Ms. Broussard was under the care of a nephrologist and a general surgeon. She entered the hospital for purposes of surgery. The surgery went on as planned, however Ms. Broussard was severely burned during surgery. We do not know how the burn occurred. Ms. Broussard originally hired another lawyer who investigated the case on the theory -- not unreasonable -- that something must have gone wrong in the operating room for a woman to come out of surgery with a severe burn on her chest. At some point after taking on the case, that lawyer retired and Ms. Broussard had to find another lawyer. By the time she came to us the case had already been filed and was pending before the court.

Ms. Broussard had found an expert witness, Dr. Terence Baker, Dr. Baker is board certified in many areas, including family medicine and forensics.  Dr. Baker was not a specialist in the fields of nephrology or general surgery. After much investigation, we were unable to determine the cause of the fire. The best explanation, which isn't a very good one, is that she suffered an allergic reaction to betadine.   The reason that explanation was not terribly satisfactory is that she had been exposed to betadine on numerous occasions without any reactions in the past. 

Dr. Baker was more concerned with the care and treatment Ms. Broussard got after the surgery. Both the nephrologist and the surgeon saw her several times after the surgery. They recognized that they did not know what to do about burns.  That is not terribly surprising. Burn care is not in the expected area of practice for a nephrologist, and even a general surgeon has only limited exposure to patients with burns. Dr. Baker's problem with the care Ms. Broussard received was that regardless of his specialty, if a doctor recognizes that something is outside of his field of expertise, he should immediately find someone with the proper expertise. This was particularly true given the severity of the burns reported by Ms. Broussard.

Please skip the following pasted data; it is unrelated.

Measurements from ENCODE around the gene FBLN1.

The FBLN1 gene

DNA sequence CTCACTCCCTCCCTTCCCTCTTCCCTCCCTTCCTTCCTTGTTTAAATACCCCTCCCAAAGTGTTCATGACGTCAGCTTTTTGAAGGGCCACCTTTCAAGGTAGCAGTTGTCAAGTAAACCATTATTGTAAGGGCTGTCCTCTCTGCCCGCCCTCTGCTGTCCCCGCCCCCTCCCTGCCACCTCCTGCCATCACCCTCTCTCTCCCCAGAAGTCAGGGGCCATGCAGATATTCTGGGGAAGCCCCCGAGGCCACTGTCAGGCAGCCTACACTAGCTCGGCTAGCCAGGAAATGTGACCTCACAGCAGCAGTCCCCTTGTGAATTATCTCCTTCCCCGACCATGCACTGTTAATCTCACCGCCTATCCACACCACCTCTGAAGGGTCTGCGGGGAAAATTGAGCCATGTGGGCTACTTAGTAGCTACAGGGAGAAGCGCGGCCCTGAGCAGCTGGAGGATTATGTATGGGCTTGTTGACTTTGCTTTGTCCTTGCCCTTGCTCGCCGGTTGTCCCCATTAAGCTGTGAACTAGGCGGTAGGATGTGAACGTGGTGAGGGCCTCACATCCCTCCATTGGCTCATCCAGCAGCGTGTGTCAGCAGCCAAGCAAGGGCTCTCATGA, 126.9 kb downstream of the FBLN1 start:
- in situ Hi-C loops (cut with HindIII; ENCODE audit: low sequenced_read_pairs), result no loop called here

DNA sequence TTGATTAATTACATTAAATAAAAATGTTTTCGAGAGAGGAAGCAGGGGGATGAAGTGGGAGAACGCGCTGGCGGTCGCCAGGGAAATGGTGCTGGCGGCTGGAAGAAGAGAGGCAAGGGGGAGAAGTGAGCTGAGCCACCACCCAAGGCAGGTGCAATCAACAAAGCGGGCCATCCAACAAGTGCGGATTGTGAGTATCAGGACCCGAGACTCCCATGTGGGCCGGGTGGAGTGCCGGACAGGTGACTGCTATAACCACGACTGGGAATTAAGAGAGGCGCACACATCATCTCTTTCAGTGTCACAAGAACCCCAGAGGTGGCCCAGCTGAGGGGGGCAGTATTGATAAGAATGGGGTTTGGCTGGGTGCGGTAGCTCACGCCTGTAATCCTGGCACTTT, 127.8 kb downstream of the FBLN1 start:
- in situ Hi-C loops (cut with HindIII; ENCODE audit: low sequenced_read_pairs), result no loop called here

Ms. Broussard was released from the hospital but re-hospitalized a few days later. After being released from the hospital the second time Ms. Broussard called her nephrologist and basically told him that she was going to the burn center in Tulsa, Oklahoma. With that, the nephrologist reluctantly granted her a referral.

At the burn center, it was determined that Ms. Broussard's burns were serious. She ultimately required extensive treatment. Dr. Baker testified that had Ms. Broussard been sent to the burn center when she should have been, the amount of treatment necessary and the amount of scarring that resulted would have been significantly reduced.

The nephrologist and the surgeon asked the trial judge to dismiss the case on summary judgment. Their argument was that Dr. Baker was not qualified under the Civil Justice Reform Act because he was not of the "same specialty" that they were.